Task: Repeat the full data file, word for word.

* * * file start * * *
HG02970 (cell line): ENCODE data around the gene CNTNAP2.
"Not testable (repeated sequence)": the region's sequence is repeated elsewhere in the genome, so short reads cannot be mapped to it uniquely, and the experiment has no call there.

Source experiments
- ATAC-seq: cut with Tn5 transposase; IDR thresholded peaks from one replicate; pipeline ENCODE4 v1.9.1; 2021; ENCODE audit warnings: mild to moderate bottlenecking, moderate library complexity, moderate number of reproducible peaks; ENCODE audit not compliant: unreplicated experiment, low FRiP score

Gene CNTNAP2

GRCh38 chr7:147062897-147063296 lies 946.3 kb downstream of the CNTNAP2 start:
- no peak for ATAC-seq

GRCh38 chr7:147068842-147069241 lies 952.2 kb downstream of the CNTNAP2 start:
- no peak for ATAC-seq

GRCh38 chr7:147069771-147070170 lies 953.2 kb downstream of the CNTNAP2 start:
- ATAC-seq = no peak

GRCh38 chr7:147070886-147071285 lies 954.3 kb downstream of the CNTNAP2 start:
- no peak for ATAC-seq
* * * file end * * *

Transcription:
HG02970 (cell line): ENCODE data around the gene CNTNAP2.
"Not testable (repeated sequence)": the region's sequence is repeated elsewhere in the genome, so short reads cannot be mapped to it uniquely, and the experiment has no call there.

Source experiments
- ATAC-seq: cut with Tn5 transposase; IDR thresholded peaks from one replicate; pipeline ENCODE4 v1.9.1; 2021; ENCODE audit warnings: mild to moderate bottlenecking, moderate library complexity, moderate number of reproducible peaks; ENCODE audit not compliant: unreplicated experiment, low FRiP score

Gene CNTNAP2

GRCh38 chr7:147062897-147063296 lies 946.3 kb downstream of the CNTNAP2 start:
- no peak for ATAC-seq

GRCh38 chr7:147068842-147069241 lies 952.2 kb downstream of the CNTNAP2 start:
- no peak for ATAC-seq

GRCh38 chr7:147069771-147070170 lies 953.2 kb downstream of the CNTNAP2 start:
- ATAC-seq = no peak

GRCh38 chr7:147070886-147071285 lies 954.3 kb downstream of the CNTNAP2 start:
- no peak for ATAC-seq